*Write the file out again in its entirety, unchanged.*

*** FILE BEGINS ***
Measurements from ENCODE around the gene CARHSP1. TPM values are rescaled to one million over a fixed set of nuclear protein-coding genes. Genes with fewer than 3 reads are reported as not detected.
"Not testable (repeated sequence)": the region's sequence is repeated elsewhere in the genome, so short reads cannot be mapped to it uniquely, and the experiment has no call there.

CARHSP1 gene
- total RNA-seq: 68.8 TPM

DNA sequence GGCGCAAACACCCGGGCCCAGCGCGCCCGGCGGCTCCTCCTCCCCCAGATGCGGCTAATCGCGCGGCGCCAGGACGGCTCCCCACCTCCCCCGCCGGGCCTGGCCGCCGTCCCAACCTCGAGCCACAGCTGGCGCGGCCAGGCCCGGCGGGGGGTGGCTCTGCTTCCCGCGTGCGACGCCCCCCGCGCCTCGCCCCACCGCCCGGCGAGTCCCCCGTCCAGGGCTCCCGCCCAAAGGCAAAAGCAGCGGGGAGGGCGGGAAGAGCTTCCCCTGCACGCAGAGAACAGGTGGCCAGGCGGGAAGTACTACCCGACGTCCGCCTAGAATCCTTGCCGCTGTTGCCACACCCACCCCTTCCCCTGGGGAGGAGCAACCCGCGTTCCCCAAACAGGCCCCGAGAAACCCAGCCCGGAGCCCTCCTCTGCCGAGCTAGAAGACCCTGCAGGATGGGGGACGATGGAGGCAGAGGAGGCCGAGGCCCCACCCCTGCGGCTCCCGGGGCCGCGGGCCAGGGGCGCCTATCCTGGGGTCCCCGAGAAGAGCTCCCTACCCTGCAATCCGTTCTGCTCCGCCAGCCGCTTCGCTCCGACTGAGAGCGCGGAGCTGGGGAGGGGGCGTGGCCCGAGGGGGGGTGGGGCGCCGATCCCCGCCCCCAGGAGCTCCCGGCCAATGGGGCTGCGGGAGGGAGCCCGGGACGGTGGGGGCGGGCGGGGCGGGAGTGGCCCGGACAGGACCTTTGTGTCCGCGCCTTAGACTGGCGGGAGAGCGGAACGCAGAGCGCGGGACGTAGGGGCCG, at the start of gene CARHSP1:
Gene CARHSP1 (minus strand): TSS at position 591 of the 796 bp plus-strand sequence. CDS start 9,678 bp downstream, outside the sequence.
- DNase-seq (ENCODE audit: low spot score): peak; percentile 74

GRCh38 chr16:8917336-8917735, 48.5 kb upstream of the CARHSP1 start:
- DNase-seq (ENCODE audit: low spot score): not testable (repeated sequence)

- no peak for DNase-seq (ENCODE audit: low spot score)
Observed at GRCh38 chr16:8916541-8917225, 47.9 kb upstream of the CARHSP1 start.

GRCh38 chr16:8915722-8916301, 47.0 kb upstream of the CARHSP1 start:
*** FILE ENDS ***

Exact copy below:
Measurements from ENCODE around the gene CARHSP1. TPM values are rescaled to one million over a fixed set of nuclear protein-coding genes. Genes with fewer than 3 reads are reported as not detected.
"Not testable (repeated sequence)": the region's sequence is repeated elsewhere in the genome, so short reads cannot be mapped to it uniquely, and the experiment has no call there.

CARHSP1 gene
- total RNA-seq: 68.8 TPM

DNA sequence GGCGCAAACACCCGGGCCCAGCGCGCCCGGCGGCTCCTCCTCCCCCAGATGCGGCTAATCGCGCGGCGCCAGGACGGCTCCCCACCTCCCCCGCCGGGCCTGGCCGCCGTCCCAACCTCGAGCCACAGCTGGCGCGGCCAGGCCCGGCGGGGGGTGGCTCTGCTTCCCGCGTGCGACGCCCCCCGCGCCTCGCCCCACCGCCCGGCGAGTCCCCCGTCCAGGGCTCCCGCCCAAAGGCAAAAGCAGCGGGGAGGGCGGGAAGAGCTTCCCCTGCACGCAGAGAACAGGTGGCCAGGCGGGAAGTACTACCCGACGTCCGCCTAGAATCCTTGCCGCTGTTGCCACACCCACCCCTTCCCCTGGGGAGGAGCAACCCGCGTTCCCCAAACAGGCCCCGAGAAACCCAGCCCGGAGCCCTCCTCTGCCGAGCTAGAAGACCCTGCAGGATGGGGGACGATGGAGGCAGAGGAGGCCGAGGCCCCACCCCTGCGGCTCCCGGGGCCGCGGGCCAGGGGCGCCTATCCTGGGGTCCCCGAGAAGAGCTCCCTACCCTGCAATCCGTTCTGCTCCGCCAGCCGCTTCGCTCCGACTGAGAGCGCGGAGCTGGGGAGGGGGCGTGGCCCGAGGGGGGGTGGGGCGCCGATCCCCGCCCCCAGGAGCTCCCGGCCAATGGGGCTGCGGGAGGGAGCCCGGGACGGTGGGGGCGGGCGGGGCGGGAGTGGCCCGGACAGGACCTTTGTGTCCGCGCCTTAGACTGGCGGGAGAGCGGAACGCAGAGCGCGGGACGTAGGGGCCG, at the start of gene CARHSP1:
Gene CARHSP1 (minus strand): TSS at position 591 of the 796 bp plus-strand sequence. CDS start 9,678 bp downstream, outside the sequence.
- DNase-seq (ENCODE audit: low spot score): peak; percentile 74

GRCh38 chr16:8917336-8917735, 48.5 kb upstream of the CARHSP1 start:
- DNase-seq (ENCODE audit: low spot score): not testable (repeated sequence)

- no peak for DNase-seq (ENCODE audit: low spot score)
Observed at GRCh38 chr16:8916541-8917225, 47.9 kb upstream of the CARHSP1 start.

GRCh38 chr16:8915722-8916301, 47.0 kb upstream of the CARHSP1 start: